Despite unprecedented support from the European Union and the IMF, the euro crisis that began in Greece has quickly engulfed Europe and now threatens the future of the euro. The euro crisis strikes at the heart of the world’s largest trading block and will have ramifications on the rest of the world, from the United States to emerging economies like Turkey and India.

In an event hosted by Carnegie Europe, Carnegie’s Uri Dadush was joined by His Excellency Jaimini Bhagwati, Indian ambassador to the European Union and to Belgium, and Sinan Ülgen, Visiting Scholar at Carnegie Europe and chairman of the Istanbul-based Centre for Economics and Foreign Policy Studies (EDAM), to discuss the effects of the crisis on the world economy and on its trading partners. The discussion was moderated by Carnegie Europe’s Fabrice Pothier.

Causes of the Crisis

  • Soaring Confidence: When Greece, Italy, Ireland, Portugal, and Spain (GIIPS), joined the Euro, interest rates declined and the expectation was that their economies would converge with those of richer countries in Europe, in terms of both income and stability. However, though incomes rose, Dadush explained, expectations ran ahead of reality and these economies remain today less stable than the European core.

  • Loss of International Competitiveness: The surge in domestic demand that accompanied Euro adoption caused prices of domestic services to rise relative to internationally traded products and of labor to rise relative to productivity.

  • Inadequate Policy Response: When interest rates fell and growth accelerated, governments increased their expenditure. In Greece, fiscal management was disastrous. Although competitiveness deteriorated, structural reforms tended to lag. Ultimately, Dadush argued, the underlying rate of GDP growth, which was driven excessively by domestic activities, was not sustainable, and the fiscal problems escalated.

Global Impact: The View from Turkey and India

  • Turkey: Turkey escaped the crisis relatively unharmed, and while growth decelerated in 2009, it soon rebounded. Effective oversight of banks, as well as the implementation of a strong regulatory policy, resulted in few problems in the banks. A primary budget surplus helped weather the storm. However, Turkey is now concerned by sustainability of its growth given the health of its EU trading partners, Ülgen explained. It recognizes that the crisis could lead to a more introverted Europe, diminishing the prospect of Turkish membership in the EU.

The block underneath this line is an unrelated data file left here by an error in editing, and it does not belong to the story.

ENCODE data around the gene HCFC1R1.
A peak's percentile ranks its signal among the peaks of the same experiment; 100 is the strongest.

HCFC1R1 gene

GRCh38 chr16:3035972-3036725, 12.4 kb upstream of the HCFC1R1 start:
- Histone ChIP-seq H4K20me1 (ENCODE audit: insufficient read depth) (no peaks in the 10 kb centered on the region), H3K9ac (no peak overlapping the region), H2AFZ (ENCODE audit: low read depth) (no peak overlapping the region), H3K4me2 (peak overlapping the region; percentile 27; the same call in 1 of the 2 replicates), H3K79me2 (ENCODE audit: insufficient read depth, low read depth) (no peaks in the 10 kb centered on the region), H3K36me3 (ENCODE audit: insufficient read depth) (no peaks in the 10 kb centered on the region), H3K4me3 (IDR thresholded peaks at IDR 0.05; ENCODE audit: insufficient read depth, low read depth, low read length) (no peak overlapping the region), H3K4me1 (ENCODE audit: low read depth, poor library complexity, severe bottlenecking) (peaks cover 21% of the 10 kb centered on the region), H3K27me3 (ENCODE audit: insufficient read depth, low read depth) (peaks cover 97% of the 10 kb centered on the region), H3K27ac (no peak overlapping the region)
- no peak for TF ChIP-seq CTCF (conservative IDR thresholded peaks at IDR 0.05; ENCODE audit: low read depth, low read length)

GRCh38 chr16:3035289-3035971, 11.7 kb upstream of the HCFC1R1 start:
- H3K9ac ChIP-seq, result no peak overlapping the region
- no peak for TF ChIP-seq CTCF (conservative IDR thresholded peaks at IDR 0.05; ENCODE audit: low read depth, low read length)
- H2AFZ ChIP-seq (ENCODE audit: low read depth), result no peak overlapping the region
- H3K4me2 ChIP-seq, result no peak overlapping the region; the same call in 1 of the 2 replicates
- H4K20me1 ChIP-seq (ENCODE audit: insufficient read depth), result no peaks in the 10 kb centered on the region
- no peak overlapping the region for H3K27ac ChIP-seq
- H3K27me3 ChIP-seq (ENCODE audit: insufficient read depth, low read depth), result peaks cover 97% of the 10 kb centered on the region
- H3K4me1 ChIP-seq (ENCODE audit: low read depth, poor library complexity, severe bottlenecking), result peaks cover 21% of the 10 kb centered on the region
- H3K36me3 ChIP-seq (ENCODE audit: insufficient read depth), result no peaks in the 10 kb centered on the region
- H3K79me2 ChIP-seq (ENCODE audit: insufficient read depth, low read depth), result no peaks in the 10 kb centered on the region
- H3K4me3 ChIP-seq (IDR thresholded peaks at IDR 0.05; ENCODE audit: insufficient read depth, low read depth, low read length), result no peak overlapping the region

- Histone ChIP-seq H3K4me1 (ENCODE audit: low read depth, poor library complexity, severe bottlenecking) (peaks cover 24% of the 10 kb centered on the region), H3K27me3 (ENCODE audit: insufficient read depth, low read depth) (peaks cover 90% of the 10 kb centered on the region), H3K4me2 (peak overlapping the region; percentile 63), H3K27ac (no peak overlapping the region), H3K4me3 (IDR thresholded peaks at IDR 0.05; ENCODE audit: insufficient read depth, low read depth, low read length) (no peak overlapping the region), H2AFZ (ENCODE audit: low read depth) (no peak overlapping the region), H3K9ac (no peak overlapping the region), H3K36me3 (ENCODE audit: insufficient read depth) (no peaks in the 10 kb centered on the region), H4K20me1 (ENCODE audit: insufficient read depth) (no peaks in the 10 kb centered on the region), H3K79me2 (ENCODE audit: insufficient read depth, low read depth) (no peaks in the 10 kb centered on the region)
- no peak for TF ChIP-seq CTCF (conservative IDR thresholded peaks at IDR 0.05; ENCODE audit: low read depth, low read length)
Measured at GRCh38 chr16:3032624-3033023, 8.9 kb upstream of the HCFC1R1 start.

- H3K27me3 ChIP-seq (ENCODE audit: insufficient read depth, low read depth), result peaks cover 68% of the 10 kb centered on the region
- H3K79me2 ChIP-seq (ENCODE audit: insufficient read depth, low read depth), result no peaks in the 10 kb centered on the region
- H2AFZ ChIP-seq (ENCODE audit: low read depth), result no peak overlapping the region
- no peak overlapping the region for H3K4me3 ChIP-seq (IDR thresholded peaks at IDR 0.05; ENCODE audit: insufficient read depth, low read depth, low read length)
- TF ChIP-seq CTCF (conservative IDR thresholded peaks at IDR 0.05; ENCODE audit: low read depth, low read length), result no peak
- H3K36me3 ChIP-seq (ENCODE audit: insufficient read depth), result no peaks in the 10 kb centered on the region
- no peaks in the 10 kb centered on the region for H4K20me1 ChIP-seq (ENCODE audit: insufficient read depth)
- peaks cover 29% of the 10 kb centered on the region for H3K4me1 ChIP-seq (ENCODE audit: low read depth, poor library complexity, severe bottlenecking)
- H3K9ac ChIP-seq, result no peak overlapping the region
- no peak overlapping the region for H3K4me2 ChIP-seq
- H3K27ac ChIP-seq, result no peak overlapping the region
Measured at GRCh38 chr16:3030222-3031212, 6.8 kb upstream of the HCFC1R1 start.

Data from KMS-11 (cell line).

• India: When the 2008 U.S. financial crisis caused problems in Europe and throughout the world, trade credit in India began to dry up. The Indian Central Bank had to help, but the government’s large fiscal deficit and debt deterred adoption of large scale fiscal stimulus. The fall in trade depressed demand for India’s exports, though since India’s economy remains heavily dependent on domestic demand, this effect was modest. On the other hand, India which is heavily dependent on imported oil - benefited from the large drop in oil prices from $140 a barrel, to $40 a barrel during the worst of the crisis.

Course of Action

  • Use Available Tools: The troubled countries cannot devalue or monetize their deficits. On the other hand, their adjustment is impeded by inflexible labor markets and the EU has limited EU-wide fiscal tools at its disposal to help. It follows that Eurozone members must use the tools available to them much more aggressively, Dadush stated. This includes painful measures, including large scale fiscal consolidation, wage cuts, and structural reforms designed to increase competition in both labor and product markets.

  • EU-wide: European monetary policy must remain expansionary and favor a Euro decline. Germany and other surplus countries should take active measures to stimulate domestic demand. Bahgwati indicated that larger economies like Germany have the ability to support the smaller ailing European economies.

  • International Assistance:  The Euro crisis represents the largest risk to the global economic recovery, and the US and the IMF must continue to offer assistance. Dadush suggested that if the crisis were to spread to Italy and Spain, it could have a devastating impact on the European banking system, and cause another global credit crunch.